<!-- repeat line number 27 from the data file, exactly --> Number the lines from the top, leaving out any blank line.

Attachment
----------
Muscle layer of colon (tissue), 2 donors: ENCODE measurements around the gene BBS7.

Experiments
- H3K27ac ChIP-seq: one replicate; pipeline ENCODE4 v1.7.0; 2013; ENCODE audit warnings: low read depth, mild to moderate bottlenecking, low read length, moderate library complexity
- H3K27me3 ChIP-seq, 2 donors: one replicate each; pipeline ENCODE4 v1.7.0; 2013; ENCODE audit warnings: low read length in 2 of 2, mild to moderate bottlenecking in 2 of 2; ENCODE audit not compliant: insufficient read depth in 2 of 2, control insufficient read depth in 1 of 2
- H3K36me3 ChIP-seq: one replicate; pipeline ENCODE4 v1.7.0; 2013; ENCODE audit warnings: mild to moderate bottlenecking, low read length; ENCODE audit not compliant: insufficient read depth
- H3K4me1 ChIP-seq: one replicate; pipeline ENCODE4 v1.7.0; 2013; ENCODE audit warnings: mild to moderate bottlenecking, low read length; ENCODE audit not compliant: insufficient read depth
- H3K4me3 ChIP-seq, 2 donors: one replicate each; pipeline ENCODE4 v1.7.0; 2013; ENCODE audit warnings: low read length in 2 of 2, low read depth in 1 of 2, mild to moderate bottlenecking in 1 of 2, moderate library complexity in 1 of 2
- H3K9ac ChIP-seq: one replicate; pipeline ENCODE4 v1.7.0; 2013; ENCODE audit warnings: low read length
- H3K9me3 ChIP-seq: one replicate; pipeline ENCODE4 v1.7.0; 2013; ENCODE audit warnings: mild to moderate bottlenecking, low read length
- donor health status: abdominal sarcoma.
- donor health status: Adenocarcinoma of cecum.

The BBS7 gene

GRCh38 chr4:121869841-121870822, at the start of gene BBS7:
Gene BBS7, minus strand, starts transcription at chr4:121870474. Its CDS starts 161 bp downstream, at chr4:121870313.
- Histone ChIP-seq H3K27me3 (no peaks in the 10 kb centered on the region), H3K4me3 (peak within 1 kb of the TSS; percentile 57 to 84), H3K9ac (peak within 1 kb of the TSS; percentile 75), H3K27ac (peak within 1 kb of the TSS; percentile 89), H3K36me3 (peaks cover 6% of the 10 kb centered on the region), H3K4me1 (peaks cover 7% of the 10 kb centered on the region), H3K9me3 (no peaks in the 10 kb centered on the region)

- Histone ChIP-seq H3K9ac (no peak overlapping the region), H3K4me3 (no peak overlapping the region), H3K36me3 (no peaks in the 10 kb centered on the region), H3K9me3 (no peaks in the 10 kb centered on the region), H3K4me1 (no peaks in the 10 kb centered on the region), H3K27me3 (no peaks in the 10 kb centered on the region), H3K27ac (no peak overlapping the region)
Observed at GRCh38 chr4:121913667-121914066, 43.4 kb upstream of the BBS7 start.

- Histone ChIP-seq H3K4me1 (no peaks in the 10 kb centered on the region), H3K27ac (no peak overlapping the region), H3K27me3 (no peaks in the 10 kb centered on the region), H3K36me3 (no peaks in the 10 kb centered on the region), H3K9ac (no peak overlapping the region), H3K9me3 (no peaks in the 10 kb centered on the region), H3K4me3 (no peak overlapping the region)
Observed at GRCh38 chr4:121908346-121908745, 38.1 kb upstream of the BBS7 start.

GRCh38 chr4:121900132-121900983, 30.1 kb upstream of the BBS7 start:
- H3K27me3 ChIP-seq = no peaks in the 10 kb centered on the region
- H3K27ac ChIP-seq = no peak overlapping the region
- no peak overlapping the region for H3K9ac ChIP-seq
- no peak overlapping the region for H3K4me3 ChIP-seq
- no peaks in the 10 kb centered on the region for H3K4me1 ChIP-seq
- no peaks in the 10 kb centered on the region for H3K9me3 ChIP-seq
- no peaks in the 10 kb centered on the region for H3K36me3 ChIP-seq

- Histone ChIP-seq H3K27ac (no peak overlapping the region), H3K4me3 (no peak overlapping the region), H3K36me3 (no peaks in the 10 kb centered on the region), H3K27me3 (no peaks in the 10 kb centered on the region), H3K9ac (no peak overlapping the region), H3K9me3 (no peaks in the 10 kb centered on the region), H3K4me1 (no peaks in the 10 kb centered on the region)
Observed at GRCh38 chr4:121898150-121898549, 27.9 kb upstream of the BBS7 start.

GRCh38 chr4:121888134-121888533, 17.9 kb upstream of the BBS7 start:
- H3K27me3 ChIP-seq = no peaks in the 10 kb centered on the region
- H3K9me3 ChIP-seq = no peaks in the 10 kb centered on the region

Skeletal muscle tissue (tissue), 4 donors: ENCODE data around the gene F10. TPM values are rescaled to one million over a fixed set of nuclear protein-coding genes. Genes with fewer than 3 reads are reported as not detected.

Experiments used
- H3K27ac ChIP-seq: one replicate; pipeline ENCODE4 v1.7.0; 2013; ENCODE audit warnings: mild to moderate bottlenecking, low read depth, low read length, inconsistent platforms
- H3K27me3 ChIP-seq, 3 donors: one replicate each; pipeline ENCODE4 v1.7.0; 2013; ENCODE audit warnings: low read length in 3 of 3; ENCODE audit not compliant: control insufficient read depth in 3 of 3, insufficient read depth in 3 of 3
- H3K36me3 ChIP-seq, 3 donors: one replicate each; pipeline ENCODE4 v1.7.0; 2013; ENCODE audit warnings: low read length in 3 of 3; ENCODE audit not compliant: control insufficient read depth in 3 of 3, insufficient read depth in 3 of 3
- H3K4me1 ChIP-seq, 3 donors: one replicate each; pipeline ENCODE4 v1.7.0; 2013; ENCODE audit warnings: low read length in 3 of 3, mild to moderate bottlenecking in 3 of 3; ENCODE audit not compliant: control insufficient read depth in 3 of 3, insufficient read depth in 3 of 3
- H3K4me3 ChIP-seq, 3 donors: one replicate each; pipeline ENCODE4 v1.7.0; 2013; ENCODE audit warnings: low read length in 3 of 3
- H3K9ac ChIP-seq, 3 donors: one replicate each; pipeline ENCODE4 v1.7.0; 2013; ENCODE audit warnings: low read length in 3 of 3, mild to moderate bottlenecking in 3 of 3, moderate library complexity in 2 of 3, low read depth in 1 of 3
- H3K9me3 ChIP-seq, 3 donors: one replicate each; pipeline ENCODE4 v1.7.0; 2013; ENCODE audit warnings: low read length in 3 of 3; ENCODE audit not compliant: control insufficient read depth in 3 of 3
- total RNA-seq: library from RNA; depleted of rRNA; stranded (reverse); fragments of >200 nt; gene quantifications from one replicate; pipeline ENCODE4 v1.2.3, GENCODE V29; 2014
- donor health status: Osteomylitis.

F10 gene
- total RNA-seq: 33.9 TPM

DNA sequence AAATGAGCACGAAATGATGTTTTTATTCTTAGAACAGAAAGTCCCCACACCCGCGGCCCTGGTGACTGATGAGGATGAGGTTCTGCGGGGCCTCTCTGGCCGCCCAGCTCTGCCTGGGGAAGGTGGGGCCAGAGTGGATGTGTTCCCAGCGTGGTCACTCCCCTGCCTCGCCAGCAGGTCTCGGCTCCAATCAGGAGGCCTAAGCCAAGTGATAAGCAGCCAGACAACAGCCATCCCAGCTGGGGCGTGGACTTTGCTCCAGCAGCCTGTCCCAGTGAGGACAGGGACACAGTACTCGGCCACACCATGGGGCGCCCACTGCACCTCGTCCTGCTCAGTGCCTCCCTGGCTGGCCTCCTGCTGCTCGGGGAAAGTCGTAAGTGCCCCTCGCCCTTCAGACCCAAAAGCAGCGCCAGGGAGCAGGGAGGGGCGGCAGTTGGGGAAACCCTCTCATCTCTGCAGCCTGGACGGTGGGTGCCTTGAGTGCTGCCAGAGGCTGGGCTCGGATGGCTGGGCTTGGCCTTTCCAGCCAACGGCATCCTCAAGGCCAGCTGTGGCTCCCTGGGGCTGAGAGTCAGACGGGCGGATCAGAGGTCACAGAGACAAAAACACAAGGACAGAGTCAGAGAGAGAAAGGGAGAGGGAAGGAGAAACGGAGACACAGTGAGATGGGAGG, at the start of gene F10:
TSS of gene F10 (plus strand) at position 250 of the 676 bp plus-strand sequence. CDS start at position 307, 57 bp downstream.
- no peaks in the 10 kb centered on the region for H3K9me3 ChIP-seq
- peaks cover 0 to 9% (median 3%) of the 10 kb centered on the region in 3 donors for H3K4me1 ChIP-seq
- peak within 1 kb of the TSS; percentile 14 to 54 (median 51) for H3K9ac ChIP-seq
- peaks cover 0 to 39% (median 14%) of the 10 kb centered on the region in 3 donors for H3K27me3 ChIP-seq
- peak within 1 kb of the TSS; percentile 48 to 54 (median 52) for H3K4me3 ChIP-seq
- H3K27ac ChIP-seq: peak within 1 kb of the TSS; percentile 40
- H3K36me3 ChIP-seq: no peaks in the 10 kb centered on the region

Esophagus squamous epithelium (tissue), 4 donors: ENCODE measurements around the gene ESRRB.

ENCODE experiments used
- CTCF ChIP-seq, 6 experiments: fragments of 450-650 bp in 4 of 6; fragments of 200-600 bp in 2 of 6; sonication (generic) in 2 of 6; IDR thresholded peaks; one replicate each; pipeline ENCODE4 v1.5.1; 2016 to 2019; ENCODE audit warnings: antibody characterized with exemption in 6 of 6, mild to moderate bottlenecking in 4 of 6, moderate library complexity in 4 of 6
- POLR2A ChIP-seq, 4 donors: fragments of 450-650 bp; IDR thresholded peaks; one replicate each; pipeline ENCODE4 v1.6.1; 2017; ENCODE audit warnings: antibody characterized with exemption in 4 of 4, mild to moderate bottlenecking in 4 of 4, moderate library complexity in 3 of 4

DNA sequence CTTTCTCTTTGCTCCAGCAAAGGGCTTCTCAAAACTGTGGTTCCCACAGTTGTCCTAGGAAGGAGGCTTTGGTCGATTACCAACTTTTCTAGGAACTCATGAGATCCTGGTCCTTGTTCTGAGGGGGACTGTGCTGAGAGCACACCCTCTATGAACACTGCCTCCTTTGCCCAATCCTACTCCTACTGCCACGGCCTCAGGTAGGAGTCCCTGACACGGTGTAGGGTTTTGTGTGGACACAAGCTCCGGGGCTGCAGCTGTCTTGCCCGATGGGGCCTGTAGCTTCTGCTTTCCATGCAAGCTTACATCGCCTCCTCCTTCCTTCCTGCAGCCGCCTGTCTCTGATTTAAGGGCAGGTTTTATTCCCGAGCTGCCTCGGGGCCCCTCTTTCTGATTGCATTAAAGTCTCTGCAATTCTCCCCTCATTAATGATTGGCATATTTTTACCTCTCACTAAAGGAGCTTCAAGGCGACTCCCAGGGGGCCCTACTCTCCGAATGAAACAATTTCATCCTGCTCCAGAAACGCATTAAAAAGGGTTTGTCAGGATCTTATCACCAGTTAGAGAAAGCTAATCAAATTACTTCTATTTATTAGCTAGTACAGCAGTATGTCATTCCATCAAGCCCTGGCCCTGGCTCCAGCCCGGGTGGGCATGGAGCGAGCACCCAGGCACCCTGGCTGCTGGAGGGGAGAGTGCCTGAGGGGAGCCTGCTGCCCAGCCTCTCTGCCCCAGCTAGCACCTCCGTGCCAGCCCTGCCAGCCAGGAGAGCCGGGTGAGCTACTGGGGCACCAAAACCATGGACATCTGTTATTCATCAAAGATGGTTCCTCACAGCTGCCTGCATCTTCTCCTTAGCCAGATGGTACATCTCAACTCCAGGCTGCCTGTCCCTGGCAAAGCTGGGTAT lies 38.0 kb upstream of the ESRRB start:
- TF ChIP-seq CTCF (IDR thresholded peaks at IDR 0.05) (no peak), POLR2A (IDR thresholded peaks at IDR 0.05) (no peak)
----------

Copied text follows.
- no peaks in the 10 kb centered on the region for H3K36me3 ChIP-seq